Longing to Join in Christmas

By Nitya Venkataraman
Monday, December 25, 2006

Christmas is the season when you are most likely to find yourself on a street of beautiful homes with twinkling lights, warm fireplaces and happy families outfitted in festive holiday sweaters, only to be filled with a yearning to possess not just the house but the lifestyle inside.

For my whole Indian American childhood in the early 1980s, I wanted a Christmas tree that way. And it wasn't for the presents. It was for the lifestyle.

I wanted the Santa Claus, I wanted the holly wreath and I wanted the jolly elves who toiled in a workshop all year long. I wanted the sleigh bell-wearing reindeer on my roof. I wanted the colorful stockings hung by the chimney. And I wanted the jolly fat man to wiggle down our (nonexistent) chimney before he ho-ho-hoed his way across the night sky in a triumphant journey back to the North Pole.

From the warmth of my Hindu home, I always longed for that good old Christian magic -- and not a holiday like Christmas but Christmas itself. I wanted to belong to the classroom party hosted by homeroom mothers in Santa hats, to know the words to the holiday songs that everyone knew, to feel the evergreen anticipation that never faded or fell from branches needle by needle.

My immigrant father, who'd recently come to America as a University of California grad student, was a man of little sympathy and extra principle when it came to the wants and woes of my childhood.

Santa isn't real, he explained. And besides, we're not Christian. We're Hindu. If we celebrated Christmas, I would get you Christmas presents. But you can't allow yourself to get caught up in materialism just because department stores try to sell you an idea that ultimately benefits them. Show some pride.

His pride argument was a precursor. It showed up a few years later when I wanted a Cabbage Patch Kid and after that when I asked for a Nintendo.

My mother always understood my need for belonging without explanation. Like a Third World Christmas angel with a sparkling diamond nose ring, she bought me presents every year until I was old enough not to need them to defend my holiday humanity.

She'd tuck them deep into a corner of a closet my father never found, and she'd sign the gift tags "Love, Santa" in perfect penmanship. After all, it was my mother, never my father, who stood on the sidelines of the playground where I tried to defend my cultural differences, often met by horrified gasps of "How do you not celebrate Christmas?"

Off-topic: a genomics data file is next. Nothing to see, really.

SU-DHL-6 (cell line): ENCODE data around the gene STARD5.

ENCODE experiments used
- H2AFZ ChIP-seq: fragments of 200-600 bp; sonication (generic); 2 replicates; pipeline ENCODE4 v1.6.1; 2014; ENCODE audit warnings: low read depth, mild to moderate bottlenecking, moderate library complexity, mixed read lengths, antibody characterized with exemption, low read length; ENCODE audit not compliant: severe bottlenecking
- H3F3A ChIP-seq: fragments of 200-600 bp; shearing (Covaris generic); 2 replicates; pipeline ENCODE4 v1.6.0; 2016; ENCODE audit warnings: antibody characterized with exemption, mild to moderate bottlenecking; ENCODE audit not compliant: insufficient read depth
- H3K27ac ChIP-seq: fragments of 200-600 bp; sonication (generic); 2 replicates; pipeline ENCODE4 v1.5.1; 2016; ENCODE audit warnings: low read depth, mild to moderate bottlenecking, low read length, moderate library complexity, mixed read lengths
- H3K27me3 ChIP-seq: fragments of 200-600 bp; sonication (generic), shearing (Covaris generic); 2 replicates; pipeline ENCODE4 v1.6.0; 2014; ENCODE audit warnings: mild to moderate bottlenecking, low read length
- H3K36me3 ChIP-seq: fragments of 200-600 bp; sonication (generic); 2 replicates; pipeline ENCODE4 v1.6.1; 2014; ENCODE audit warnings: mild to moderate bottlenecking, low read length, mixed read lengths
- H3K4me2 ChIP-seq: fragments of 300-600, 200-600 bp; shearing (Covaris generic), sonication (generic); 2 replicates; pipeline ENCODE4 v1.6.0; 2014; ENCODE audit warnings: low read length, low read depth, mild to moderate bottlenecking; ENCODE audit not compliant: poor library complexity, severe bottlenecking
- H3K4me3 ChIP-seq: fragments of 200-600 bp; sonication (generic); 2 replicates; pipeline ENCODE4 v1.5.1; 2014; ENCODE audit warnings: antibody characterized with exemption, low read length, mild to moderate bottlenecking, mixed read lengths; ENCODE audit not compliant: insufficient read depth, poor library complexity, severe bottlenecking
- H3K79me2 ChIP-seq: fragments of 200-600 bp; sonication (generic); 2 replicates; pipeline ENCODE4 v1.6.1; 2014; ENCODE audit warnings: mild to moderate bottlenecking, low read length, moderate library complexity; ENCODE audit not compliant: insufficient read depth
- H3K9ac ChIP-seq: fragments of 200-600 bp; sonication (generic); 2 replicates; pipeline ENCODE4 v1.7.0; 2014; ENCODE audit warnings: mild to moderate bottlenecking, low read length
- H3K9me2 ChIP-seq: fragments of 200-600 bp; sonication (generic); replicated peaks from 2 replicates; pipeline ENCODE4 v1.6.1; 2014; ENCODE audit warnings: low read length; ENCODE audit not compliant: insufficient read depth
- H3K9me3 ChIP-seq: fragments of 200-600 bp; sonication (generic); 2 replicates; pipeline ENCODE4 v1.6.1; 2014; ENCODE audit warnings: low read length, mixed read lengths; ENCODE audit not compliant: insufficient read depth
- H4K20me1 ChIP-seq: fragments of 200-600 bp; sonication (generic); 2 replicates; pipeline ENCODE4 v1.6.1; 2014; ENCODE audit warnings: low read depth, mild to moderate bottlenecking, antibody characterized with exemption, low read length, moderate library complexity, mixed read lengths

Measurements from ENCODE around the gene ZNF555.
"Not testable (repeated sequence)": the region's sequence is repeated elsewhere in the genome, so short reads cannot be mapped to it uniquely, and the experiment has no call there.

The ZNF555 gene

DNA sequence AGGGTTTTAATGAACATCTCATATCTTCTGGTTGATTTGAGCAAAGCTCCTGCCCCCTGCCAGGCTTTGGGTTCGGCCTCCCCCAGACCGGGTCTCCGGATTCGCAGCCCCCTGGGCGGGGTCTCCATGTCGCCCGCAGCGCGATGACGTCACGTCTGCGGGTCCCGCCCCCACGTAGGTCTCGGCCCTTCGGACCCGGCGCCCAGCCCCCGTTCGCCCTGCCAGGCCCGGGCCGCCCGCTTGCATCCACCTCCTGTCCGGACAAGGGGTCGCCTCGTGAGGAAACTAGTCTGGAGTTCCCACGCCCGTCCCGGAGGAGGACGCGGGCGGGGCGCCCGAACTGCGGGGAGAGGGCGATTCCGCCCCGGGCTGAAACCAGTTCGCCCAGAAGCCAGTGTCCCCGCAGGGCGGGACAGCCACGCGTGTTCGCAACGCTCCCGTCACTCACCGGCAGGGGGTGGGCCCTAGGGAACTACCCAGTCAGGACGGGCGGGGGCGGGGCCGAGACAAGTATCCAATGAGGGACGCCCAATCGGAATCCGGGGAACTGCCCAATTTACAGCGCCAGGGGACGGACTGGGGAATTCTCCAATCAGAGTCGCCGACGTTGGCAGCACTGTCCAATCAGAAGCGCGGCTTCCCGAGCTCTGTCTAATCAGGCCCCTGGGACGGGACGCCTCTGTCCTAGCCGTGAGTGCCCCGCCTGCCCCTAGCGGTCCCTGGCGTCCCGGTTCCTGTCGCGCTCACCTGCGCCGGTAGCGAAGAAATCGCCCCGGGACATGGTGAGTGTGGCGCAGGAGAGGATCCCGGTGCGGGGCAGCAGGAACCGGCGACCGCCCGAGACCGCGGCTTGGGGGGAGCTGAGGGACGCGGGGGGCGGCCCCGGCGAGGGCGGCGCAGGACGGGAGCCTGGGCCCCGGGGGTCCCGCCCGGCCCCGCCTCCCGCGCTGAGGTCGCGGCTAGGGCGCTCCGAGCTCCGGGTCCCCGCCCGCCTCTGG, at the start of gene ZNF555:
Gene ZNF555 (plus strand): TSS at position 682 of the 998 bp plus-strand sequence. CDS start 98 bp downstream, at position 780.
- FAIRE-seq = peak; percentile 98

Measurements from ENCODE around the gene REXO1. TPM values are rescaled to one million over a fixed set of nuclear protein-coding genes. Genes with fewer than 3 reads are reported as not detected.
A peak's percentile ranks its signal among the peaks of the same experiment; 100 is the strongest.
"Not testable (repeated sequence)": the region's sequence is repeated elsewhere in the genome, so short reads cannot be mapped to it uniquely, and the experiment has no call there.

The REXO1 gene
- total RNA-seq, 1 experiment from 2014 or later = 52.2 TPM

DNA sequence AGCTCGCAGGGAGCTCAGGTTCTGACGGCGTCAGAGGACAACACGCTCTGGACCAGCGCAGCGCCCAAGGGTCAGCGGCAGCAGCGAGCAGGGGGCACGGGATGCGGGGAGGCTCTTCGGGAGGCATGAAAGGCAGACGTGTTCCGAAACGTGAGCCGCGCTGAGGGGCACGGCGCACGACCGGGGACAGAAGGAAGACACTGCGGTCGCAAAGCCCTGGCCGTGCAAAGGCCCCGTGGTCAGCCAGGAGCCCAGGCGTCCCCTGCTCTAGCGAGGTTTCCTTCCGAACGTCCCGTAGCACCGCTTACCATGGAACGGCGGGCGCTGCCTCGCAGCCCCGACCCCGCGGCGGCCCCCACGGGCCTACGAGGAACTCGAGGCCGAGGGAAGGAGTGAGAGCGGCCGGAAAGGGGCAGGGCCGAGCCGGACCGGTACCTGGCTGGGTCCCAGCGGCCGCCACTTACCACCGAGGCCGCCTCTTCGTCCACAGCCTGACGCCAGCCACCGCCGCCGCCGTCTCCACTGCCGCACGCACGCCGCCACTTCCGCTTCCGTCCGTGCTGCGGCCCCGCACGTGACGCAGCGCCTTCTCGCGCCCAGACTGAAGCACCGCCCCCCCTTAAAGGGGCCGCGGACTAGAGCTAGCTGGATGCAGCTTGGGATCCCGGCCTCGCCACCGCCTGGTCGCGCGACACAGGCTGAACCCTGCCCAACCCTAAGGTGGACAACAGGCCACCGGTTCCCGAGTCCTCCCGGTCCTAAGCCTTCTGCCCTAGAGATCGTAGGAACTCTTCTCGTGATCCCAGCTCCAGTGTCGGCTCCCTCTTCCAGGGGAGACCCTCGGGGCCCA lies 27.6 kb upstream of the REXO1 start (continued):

Of course, as I look back on the heaps of presents we got for Hindu holidays throughout the year, my father did have a point. But in that version of "A Christmas Carol," he played a modern-day immigrant-edition Ebenezer Scrooge to my ever-earnest, emotionally limping Tiny Tim.

Plus, I was 4. I was one of Santa's truest believers. All I wanted was a tree.

Then one day a miracle happened.

My father had to work late in the lab, and a local den mother who looked after the Indian graduate students showed up unexpectedly on our doorstep. She was slight and distinguished by the scent of Oil of Olay and fried mustard seeds that followed her. Dark-skinned and wiry-haired, she wore cotton saris everywhere and talked to me in loud Tamil, as if she was afraid I would forget the language.

She was the last person I would have expected to be standing at our door clutching a five-foot-tall Christmas tree and shopping bags filled with tinsel, lights and ornaments.

"Nitya, hurry up!" she whispered as I stood there, open-mouthed and filled with the kind of joy usually reserved for Christmas morning.

The tree took up half of our tiny apartment. And, although it never quite went with the bronze Ganesha statue or the painting of a bare-chested, flute-toting Krishna, its majestic, scented silence spoke of glittering magic and twinkling dreams more powerful than even the most principled nonbeliever.

My father saw it, bah-ed, humbug-ed and, in protest of the tree, made me cry on Dec. 24 by eating all the foil-wrapped chocolate I'd hung for Santa to see.

Part of me lives forever in the irony and innocence of that season, when a skinny brown woman in a cotton sari had the courage to defy my father to give me everything a fat white man in a red suit could not.

The writer is a digital media producer at ABC News.


© 2006 The Washington Post Company